Ever since 9/11, we’ve found an increasing emphasis by top management and government regulators on asking disaster planners to demonstrate that their plans will actually work.
For an organization with even a limited amount of complexity this “show me” requirement can seem overwhelming — in terms of cost, disruption, and time expended. However, by dividing the task into four levels of increasing difficulty, it is possible to meet that requirement while minimizing disruption.
Basically, there are four kinds of tests available for a contingency or disaster recovery plan: (1) the blink test; (2) audit assessments and structured walk-throughs by “independent experts”; (3) component tests; and (4) “pull-the-plug” exercises.
This is often linked with the disaster recovery training cycle. Each task within the plan is first assigned to a specified employee who is then asked to sign a statement saying that they have read and understood the plan as it applies to them and that they are able to carry out their assigned roles within the plan, noting any limitations they may have in carrying them out.
At that point, we’ve discovered that people begin to speak up and say, “Wait a minute. I’m not authorized for that,” or “I don’t retain that information,” or even “I have family commitments that preclude that.” The response has to be, “What do we change in the plan to get you to sign the statement?”
Audit Assessments / Structured Walk-Throughs
The plan is next reviewed by both internal and external experts. Internal experts can include personnel from outside departments who are familiar with how the areas under evaluation operate. These employees are asked to walk through the various scenarios covered by the plan and to provide independent comments, based on their expertise and familiarity with the daily ebb and flow of the specific operations.
To obtain reviews from external experts, representatives of the planning team should be participating in, and to the extent possible, presenting their plan components at region-wide contingency management organizations such as NEDRIX (New England Disaster Recovery Information Exchange), the Business Recovery Managers Association in California, the Business Continuity Planners Association in the Midwest, or others.
Disaster recovery plans involve many components that can be tested independently. Of course, when the disaster strikes, these components must all work together, but if independent components can be shown to work by themselves, they can be counted on to do their part when the crisis occurs.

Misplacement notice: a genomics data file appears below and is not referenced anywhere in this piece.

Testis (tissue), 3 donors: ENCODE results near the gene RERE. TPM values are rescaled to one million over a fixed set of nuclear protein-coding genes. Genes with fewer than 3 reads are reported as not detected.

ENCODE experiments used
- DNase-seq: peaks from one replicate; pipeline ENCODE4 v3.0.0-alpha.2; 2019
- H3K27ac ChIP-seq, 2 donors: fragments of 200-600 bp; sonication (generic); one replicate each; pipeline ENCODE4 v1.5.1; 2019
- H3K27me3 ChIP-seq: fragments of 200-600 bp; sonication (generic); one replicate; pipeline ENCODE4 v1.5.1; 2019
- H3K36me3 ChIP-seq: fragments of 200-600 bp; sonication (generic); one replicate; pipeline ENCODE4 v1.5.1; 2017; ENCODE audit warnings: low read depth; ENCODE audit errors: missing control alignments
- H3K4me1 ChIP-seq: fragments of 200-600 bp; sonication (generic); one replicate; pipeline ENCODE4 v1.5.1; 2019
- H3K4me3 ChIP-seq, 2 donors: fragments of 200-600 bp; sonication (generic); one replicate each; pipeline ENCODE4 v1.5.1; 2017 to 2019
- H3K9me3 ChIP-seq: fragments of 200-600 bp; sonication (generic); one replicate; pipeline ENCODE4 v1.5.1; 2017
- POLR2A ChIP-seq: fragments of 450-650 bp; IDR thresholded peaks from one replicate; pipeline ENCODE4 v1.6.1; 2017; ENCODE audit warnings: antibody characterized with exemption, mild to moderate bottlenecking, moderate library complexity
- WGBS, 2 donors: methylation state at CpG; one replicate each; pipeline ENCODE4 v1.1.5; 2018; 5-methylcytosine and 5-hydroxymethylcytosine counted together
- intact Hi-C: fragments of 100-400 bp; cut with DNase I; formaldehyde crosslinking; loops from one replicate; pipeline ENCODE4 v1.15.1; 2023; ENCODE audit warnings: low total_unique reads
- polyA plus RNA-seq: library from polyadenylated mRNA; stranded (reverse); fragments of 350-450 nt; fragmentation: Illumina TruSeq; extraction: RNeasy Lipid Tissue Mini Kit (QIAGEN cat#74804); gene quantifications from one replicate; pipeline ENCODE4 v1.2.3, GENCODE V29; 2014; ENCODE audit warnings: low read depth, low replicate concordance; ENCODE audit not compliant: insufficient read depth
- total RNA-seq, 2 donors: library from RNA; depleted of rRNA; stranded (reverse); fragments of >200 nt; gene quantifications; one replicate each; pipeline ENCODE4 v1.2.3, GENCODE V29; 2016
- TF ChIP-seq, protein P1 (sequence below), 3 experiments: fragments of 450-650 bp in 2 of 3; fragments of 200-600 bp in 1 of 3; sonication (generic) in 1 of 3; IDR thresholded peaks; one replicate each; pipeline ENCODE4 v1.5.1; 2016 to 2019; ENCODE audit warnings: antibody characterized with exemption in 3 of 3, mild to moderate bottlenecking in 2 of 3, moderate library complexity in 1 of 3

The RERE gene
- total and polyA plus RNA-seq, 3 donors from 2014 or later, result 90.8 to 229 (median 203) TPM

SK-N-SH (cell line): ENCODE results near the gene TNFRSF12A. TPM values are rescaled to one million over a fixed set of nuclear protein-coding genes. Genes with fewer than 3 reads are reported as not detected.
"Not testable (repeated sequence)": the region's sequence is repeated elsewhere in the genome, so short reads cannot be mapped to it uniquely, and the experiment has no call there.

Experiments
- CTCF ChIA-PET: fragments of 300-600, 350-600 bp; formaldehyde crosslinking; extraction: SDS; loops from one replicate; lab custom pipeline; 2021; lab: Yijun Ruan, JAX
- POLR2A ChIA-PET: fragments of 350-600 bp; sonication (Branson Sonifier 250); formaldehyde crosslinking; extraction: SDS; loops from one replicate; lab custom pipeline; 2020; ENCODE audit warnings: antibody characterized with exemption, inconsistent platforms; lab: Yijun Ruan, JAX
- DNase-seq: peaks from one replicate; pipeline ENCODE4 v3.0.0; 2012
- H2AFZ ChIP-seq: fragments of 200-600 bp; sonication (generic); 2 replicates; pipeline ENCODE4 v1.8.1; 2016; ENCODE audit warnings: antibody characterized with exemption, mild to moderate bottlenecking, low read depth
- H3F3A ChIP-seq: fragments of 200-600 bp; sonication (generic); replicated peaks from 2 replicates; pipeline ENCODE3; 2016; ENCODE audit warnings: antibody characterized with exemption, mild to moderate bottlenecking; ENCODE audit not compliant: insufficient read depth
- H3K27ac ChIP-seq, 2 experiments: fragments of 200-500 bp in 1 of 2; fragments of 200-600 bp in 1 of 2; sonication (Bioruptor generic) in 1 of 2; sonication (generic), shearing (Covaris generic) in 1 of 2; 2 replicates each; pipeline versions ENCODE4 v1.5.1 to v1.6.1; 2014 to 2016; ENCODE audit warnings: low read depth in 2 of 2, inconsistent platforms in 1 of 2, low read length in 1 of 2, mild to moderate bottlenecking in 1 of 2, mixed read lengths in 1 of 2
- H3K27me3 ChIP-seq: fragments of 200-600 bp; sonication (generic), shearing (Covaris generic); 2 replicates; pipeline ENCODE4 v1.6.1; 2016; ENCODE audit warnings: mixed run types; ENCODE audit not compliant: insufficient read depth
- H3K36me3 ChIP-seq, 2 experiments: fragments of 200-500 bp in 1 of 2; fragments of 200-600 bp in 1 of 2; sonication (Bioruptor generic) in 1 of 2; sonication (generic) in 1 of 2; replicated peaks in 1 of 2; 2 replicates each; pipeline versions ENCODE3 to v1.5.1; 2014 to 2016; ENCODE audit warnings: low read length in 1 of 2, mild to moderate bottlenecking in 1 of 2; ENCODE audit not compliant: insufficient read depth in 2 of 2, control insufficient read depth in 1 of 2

Among the specific components that can be independently tested are the recovery and re-installation of backup files; after-hours emergency notification of employees and suppliers; emergency generator operation; and building evacuation procedures.
Component testing also includes simulating a disaster at a single site for organizations that have many locations. By taking one small office offline or relocating it temporarily to its backup site, the department could flush out many problem areas in the transition from normal to crisis-mode and back to normal again. Later on, the plan could be further tested at larger offices.
Finally, it is necessary to resolve the question of whether or not all the various plan components can actually work together when they have to. This basically requires a “pull-the-plug” test, in which the entire organization is taken down and then re-opened and operated at alternate sites.
For most organizations, this is simply too disruptive to actually carry out. However, real life often intervenes to make it happen anyway. In those cases, when a mini-disaster happens, planners need to document the events in detail as if it were a test so that afterwards they can assess the following issues:
- exactly what happened to cause the crisis;
- what damages occurred as the crisis unfolded, following the causing event;
- what had been the planned responses to the situation;
- what actions were actually taken by the personnel affected and the responding personnel;
- with the benefit of hindsight, what should have been the responses of the personnel affected and the responding personnel;
- what was learned for the future – what worked and what didn’t;
- how should the disaster plan be modified;
- how should the disaster plan modifications be communicated to all personnel
It is crucial to remember that this testing process is always a work in progress. It needs to be repeated on a regular, ongoing basis, with continual documentation and feedback to all involved.
Steven Lewis, Ph.D. is the Editor-in-Chief of Edwards Disaster Recovery Directory. He is a Certified Information Systems Auditor (CISA) with a PhD in Systems from the Univ. of Pennsylvania, and a Masters and Bachelors in Engineering from Cornell University.
During the last 15 years, he has developed over 120 comprehensive disaster recovery/business continuity plans for networked-based organizations. All of these plans were subject to review by Regulatory Agencies and were all approved. Many of these also included “Year 2000” risk analyses, evaluation and testing.
Dr. Lewis has also authored numerous articles, including “Plan for a Disaster Without Destroying Your Budget,” which appeared in Public Risk magazine, and “Disaster Recovery Planning: A HIPAA Requirement,” which appeared in Health Facilities Management magazine. He can be reached at SteveL@EdwardsInformation.com.
This article was first published on EnterpriseITPlanet.com.